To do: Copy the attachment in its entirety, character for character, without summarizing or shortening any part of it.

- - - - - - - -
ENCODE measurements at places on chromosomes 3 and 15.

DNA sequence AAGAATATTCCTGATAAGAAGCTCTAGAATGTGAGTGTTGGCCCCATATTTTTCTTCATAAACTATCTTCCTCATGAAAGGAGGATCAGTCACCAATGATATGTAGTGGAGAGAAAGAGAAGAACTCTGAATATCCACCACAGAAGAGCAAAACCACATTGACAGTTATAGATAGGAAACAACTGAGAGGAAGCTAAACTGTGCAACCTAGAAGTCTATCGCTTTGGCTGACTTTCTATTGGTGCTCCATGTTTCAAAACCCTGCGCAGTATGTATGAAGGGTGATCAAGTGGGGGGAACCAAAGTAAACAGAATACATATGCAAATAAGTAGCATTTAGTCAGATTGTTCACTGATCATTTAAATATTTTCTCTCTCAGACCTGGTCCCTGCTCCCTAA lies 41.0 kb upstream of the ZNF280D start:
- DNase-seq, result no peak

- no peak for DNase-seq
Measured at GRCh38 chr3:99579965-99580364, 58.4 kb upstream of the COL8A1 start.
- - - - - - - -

ENCODE measurements at places on chromosomes 3 and 15.

DNA sequence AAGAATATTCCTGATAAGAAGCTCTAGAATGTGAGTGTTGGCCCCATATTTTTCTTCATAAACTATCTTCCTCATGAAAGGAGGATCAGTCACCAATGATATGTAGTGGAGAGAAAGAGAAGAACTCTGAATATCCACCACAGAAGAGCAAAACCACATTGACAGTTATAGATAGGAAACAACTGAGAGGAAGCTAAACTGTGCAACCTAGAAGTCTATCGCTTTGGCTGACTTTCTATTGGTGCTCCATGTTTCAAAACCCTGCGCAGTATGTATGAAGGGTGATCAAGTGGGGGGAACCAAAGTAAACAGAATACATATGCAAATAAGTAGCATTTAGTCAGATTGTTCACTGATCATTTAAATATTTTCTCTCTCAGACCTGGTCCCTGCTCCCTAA lies 41.0 kb upstream of the ZNF280D start:
- DNase-seq, result no peak

- no peak for DNase-seq
Measured at GRCh38 chr3:99579965-99580364, 58.4 kb upstream of the COL8A1 start.